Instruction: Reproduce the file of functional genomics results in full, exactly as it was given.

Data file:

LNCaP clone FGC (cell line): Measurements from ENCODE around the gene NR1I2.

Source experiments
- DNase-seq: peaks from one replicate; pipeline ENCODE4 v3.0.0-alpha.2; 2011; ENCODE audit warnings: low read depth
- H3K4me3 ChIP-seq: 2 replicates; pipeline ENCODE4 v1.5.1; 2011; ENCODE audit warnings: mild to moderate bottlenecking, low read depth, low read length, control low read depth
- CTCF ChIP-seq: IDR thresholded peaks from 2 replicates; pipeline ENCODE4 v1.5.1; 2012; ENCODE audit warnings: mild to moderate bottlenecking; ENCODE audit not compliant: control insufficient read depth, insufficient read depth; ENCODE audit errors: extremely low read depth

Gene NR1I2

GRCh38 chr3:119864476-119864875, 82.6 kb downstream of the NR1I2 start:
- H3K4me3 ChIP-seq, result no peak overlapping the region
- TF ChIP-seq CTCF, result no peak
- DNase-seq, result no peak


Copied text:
LNCaP clone FGC (cell line): Measurements from ENCODE around the gene NR1I2.

Source experiments
- DNase-seq: peaks from one replicate; pipeline ENCODE4 v3.0.0-alpha.2; 2011; ENCODE audit warnings: low read depth
- H3K4me3 ChIP-seq: 2 replicates; pipeline ENCODE4 v1.5.1; 2011; ENCODE audit warnings: mild to moderate bottlenecking, low read depth, low read length, control low read depth
- CTCF ChIP-seq: IDR thresholded peaks from 2 replicates; pipeline ENCODE4 v1.5.1; 2012; ENCODE audit warnings: mild to moderate bottlenecking; ENCODE audit not compliant: control insufficient read depth, insufficient read depth; ENCODE audit errors: extremely low read depth

Gene NR1I2

GRCh38 chr3:119864476-119864875, 82.6 kb downstream of the NR1I2 start:
- H3K4me3 ChIP-seq, result no peak overlapping the region
- TF ChIP-seq CTCF, result no peak
- DNase-seq, result no peak